What do most Americans know about foreign lands, and what kinds of pictures of foreign countries are we teaching our children?
VERBATIM: That is the subject of a conference on children, media and education I'm attending in Vilnius, Lithuania.
It seems there is a kind of formula for what we teach our children, and what we ourselves know about other lands and cultures. We know a lot about foods, festivals and famous people, or if there is bad news, floods, famine and fires; coups and catastrophes.
Unfortunately, this kind of perspective can lead to stereotypes in how we see people from foreign lands.
Take a moment to think about what you know about, for example, Mexico. We know a lot about Cinco de Mayo, Santa Ana, and drug cartels, but not a whole lot about health care, economics or political activities. And because of this, what kinds of images do you have of Hispanic neighbors and co-workers, and how do you pass that on to your children?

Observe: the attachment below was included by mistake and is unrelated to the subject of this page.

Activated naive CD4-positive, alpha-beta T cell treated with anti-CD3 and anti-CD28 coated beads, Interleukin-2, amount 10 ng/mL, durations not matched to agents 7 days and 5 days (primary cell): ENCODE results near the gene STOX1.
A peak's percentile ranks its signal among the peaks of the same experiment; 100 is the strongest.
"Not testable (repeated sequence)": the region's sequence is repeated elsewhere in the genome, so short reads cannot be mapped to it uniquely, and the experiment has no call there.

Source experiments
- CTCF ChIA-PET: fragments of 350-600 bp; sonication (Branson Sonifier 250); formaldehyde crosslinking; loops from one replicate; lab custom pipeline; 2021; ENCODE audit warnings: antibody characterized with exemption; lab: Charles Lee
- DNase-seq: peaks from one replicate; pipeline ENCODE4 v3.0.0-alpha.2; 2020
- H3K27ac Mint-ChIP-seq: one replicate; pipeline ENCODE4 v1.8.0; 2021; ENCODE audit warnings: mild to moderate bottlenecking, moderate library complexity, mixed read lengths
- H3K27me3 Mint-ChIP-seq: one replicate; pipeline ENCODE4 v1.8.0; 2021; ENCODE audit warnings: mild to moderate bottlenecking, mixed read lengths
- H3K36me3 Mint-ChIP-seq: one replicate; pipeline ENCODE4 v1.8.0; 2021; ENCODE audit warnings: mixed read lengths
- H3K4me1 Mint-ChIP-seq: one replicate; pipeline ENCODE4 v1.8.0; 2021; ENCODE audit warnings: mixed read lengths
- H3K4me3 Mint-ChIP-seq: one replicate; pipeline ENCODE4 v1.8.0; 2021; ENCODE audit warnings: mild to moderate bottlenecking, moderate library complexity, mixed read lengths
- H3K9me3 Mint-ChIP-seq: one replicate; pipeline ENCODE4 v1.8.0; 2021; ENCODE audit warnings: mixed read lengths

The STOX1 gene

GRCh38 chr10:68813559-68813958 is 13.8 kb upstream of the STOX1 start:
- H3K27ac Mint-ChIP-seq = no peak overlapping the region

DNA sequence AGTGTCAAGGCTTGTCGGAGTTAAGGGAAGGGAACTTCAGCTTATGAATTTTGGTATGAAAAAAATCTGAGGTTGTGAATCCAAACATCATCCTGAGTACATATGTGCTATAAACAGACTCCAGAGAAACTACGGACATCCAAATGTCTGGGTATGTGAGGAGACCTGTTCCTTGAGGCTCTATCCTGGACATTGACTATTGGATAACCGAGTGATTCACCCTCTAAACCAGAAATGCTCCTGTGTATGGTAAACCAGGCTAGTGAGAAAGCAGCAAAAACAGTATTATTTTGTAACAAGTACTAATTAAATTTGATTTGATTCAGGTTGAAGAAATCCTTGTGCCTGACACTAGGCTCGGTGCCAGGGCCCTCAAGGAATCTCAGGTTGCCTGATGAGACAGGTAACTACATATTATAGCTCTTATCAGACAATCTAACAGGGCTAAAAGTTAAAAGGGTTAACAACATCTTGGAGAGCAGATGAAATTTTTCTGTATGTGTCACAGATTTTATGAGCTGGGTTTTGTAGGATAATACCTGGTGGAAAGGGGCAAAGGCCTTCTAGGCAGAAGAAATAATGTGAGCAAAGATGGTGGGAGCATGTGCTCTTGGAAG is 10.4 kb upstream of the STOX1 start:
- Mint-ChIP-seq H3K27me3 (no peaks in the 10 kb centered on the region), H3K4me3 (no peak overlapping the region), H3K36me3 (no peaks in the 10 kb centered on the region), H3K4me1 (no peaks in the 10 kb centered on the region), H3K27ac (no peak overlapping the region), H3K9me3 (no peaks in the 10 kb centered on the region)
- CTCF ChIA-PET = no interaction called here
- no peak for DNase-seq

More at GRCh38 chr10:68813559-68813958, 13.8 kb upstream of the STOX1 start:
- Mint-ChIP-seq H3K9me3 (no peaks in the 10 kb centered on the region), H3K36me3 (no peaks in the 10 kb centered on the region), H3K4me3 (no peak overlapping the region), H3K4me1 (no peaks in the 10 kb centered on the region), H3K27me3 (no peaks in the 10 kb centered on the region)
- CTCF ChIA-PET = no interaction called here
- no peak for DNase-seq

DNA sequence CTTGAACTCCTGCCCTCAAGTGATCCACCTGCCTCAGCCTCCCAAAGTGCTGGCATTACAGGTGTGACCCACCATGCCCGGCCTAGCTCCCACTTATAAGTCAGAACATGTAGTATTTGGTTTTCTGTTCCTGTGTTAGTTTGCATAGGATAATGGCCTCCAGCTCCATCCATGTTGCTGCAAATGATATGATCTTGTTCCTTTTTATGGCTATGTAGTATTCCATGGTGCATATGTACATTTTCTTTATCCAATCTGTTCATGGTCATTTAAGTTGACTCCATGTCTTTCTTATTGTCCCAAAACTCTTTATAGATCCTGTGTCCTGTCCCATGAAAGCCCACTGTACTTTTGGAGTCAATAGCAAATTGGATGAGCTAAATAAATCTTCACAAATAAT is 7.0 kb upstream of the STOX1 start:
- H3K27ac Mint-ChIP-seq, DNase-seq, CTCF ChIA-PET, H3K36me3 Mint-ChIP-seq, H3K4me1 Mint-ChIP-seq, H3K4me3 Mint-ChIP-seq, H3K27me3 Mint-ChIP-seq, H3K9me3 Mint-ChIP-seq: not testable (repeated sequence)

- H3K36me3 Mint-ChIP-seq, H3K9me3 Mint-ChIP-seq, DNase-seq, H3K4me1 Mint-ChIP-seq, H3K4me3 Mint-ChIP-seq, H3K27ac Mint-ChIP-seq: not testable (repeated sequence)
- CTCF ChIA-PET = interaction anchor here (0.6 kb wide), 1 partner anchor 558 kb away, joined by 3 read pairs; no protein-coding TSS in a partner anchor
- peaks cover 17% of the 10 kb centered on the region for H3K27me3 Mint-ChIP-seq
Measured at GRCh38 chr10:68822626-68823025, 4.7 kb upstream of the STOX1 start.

Or look at China, Japan, Thailand and Korea. We know a lot about Oriental buffets, the Year of the Dragon and flooding along the Yangtze River. But what about child care, education or science? So again, the question is, "what kinds of images do we have of the world outside our immediate home towns?" And perhaps more importantly, is that image accurate?
Obviously, children, and the adults who teach them, need to get information from a variety of sources. But it is adults who need to understand that there is more to learn about foreign countries than the aforementioned small slices of life.
As we've seen with concerns about television violence, drug-related music and explicit internet sites, there are no simple answers or controls. But as we've also seen, the answer to wrong communications is simply more, and more accurate information.
In Vilnius, Lithuania, I'm Larry Burriss.